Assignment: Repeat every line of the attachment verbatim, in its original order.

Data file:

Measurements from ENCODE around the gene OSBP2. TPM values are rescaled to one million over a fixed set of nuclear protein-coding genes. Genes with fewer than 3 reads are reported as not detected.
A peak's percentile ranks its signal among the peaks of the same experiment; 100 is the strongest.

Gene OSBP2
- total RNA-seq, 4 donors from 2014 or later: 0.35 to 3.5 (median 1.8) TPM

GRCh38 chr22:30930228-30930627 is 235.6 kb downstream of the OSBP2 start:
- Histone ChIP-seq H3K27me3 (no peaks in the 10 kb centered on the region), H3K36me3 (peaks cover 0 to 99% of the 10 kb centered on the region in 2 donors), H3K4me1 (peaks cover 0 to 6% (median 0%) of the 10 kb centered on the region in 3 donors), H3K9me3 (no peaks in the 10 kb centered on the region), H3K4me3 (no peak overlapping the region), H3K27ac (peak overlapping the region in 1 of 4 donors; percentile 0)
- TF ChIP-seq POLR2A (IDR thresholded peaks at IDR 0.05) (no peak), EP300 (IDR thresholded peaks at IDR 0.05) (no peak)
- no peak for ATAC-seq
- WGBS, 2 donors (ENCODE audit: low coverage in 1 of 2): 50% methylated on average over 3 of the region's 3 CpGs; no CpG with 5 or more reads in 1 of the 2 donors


Measurements from ENCODE around the gene OSBP2. TPM values are rescaled to one million over a fixed set of nuclear protein-coding genes. Genes with fewer than 3 reads are reported as not detected.
A peak's percentile ranks its signal among the peaks of the same experiment; 100 is the strongest.

Gene OSBP2
- total RNA-seq, 4 donors from 2014 or later: 0.35 to 3.5 (median 1.8) TPM

GRCh38 chr22:30930228-30930627 is 235.6 kb downstream of the OSBP2 start:
- Histone ChIP-seq H3K27me3 (no peaks in the 10 kb centered on the region), H3K36me3 (peaks cover 0 to 99% of the 10 kb centered on the region in 2 donors), H3K4me1 (peaks cover 0 to 6% (median 0%) of the 10 kb centered on the region in 3 donors), H3K9me3 (no peaks in the 10 kb centered on the region), H3K4me3 (no peak overlapping the region), H3K27ac (peak overlapping the region in 1 of 4 donors; percentile 0)
- TF ChIP-seq POLR2A (IDR thresholded peaks at IDR 0.05) (no peak), EP300 (IDR thresholded peaks at IDR 0.05) (no peak)
- no peak for ATAC-seq
- WGBS, 2 donors (ENCODE audit: low coverage in 1 of 2): 50% methylated on average over 3 of the region's 3 CpGs; no CpG with 5 or more reads in 1 of the 2 donors